Archive for the ‘Nonfiction’ Category

Watching the first two episodes of the new HBO series “Girls,” I chuckled, cringed and laughed out loud. That was when 24-year-old Hannah announced to her parents that she believed she was “the voice of her generation,” or at least “a voice,” and needed $1100 a month for the next two years to finish her collection of essays. Her mother sputtered, “That’s ridiculous!”

Present-day me agrees with mom. But long-ago me recognizes the confident bravado of the young writer when everything is bright and shiny and possible. Still, as Hanna’s gynecologist asserts in the next episode, “I wouldn’t be 24 again.”

I can’t speak for Anna Quindlen (more on that in a moment), but I imagine that she would have a similar reaction to “Girls.” Her new memoir, Lots of Candles, Plenty of Cake, reminded me that Quindlen is the voice of my generation, beginning with her “Life in the Thirties” column for the New York Times 25 years ago and continuing through her books. Like many other women of a certain age, I find myself nodding in agreement as I read her new one.

Early on, she writes, “There comes that moment when we finally know what matters and, perhaps, more important, what doesn’t, when we see that all the life lessons came not from what we had but from whom we loved, and from the failures perhaps more than the successes. … We understand ourselves, our lives, retrospectively.”

How true. As are her observations on collecting “stuff,” the choices that bless and burden our generation of women, how much of life is surprise and happy accident, the importance of girlfriends, “the joists that hold up the house of our existence.”

I could continue quoting, but you should have the pleasure of discovering what Quindlen has to say on your own. It’s like an ongoing conversation with your BFF about books, men, mothers, kids, work, aging. I can’t speak for Anna Quindlen, but she sure speaks for me.

Open Book: I’ve never met Anna Quindlen, but I feel like I know her through her books and novels, and having looked at a series of pictures of her at different ages in the current issue of More magazine, I know we sort of look alike, except for our noses.  And having read her over the years, I know we share remarkably similar interests and views. So much so that after reading a NetGalley digital copy of Lots of Candles, Plenty of Cake (Random House), I bought two hardcover copies — one for my college roommate for her birthday, and one for me just because.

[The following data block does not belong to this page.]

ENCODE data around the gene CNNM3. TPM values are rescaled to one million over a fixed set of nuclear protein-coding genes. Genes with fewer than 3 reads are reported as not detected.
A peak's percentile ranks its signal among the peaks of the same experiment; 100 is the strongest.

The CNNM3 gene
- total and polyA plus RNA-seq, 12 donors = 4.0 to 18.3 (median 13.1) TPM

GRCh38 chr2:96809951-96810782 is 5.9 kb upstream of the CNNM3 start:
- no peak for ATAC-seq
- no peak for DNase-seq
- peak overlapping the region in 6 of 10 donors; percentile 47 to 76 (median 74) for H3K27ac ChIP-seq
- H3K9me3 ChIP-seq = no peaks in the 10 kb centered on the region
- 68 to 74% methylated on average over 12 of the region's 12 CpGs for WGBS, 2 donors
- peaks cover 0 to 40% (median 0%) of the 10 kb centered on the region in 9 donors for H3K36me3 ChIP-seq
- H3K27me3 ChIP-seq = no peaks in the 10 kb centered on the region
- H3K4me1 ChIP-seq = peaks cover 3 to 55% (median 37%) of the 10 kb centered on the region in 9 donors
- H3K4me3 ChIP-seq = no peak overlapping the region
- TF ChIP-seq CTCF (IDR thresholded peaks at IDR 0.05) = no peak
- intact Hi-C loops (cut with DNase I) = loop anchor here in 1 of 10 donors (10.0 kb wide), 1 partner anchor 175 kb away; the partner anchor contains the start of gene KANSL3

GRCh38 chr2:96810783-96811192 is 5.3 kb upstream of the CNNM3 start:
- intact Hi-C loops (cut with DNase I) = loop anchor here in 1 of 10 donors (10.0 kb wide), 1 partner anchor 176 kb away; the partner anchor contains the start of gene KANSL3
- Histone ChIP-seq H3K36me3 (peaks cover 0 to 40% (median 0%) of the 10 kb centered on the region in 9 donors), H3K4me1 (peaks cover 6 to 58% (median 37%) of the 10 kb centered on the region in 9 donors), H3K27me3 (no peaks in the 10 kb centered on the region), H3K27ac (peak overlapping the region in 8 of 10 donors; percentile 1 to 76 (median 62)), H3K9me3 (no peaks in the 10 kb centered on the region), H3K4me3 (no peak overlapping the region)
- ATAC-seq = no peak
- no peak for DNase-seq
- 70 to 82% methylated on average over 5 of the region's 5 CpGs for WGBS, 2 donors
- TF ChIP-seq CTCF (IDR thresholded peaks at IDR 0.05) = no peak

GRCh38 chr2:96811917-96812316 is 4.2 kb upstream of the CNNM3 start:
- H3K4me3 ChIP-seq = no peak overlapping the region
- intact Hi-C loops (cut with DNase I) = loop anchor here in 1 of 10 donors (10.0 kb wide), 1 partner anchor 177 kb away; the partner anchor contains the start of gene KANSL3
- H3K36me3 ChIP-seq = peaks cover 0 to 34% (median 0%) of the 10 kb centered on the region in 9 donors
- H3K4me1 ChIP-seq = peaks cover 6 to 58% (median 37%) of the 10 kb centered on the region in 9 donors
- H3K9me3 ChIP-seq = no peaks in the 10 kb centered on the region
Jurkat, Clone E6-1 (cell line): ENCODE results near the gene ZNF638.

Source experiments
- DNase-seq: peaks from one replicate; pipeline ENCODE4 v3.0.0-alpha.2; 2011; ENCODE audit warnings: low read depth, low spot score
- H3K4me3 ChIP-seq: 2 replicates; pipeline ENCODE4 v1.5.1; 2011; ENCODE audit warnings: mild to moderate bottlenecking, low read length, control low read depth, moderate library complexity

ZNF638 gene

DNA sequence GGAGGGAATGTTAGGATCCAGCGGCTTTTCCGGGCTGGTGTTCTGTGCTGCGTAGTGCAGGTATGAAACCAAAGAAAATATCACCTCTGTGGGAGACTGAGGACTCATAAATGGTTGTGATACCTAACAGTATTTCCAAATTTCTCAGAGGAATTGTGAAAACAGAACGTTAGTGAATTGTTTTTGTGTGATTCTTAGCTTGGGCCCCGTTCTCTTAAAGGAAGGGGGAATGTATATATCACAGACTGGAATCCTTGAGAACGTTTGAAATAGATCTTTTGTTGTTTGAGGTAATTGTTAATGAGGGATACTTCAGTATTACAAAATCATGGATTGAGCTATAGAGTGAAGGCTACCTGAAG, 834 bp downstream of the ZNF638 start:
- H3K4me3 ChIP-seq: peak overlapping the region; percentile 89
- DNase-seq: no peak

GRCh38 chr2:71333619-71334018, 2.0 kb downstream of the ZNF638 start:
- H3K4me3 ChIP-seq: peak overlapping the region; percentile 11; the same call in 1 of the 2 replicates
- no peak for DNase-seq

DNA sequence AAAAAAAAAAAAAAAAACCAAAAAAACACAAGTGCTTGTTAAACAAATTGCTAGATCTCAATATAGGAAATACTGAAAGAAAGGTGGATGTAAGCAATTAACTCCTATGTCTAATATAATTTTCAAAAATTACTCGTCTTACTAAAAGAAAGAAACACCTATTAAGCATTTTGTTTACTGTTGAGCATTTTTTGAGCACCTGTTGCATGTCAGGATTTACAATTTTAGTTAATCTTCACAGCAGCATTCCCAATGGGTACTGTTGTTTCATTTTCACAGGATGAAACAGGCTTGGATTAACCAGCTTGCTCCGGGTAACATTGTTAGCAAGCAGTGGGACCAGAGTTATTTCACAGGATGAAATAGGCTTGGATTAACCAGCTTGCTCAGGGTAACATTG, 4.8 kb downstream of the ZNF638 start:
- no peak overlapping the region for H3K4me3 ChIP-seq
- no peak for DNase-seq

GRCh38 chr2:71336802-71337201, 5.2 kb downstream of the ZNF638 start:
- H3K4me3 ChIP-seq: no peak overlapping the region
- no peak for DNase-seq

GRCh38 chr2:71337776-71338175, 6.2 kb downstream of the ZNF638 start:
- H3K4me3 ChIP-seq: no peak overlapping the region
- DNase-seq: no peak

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“Wow.” Prosecutor Jeff Ashton mouthed the word of disbelief as the jury handed down its verdict in the Casey Anthony case last summer. He wasn’t alone at being stunned at hearing “not guilty” on the three felony counts.

I know I was among the many Orlando residents who had followed the case for three years who were left shaking their heads. Maybe Casey Anthony wasn’t guilty of first-degree murder of her toddler daughter Caylee, but surely she was responsible for Caylee’s death? But the jury didn’t connect the dots the way we had. Did we just think we knew more?

I’m still asking myself that after reading Ashton’s new book, Imperfect Justice: Prosecuting Casey Anthony, written with Lisa Pulitzer. It’s a detailed account of the case against Casey from the insider’s point of view, and Ashton’s preaching to the choir as far as I’m concerned. Reading it all together  in black-and-white — the initial 911 calls and conversations with law enforcement, the transcripts of jail house meetings and calls, the depositions, the expert testimony —  reinforces what I had heard previously.

What was new are Ashton’s opinions, although he telegraphed his distaste for defense attorney Jose Baez throughout the trial. So, it’s not surprising to see Baez described as “smarmy” and compared to a character in My Fair Lady, “oozing charm from every pore / he oiled his way across the floor.”  Casey’s mother Cindy Anthony comes across as the queen of denial in “a lethally toxic codependent relationship” with her daughter. Father George, whom Casey accused of sexually molesting her and of drowning Caylee in the family pool, appears to be a decent enough guy bewildered by tragedy.

As for Casey herself, she is an accomplished, habitual, fluent liar. She was constantly, boldly reinventing her story as circumstances forced her hand, one lie leading to another and another. Every now and then she would reach “the end of the hall” — as she did when she took investigators to her nonexistent workplace at Universal Studios — and was forced to admit something wasn’t true, but more lies would inevitably follow.

The jury found reasonable doubt with the prosecution’s case. The duct tape didn’t work for them as the smoking gun.

Ashton writes: “Part of interpreting a crime scene is eliminating things that don’t make sense. You hope to convince jurors to use their common sense as well. So is there any reason someone would put duct tape over the nose and mouth of a dead child? … People don’t make accidents look like murder unless they are covering something up.”

Still, he didn’t buy duct tape on Caylee’s nose and mouth as some sort of cover-up. The only reason that made sense to him was that it was placed there to keep her from breathing — “premeditation, plain and simple.”

But very little is plain and simple about the Casey Anthony case except that a beautiful little girl died in unknown circumstances. We may speculate that it was murder or an accident, but we’ll never know. Casey Anthony is a convicted liar, and any scenario she outlines and/or details will always be suspect.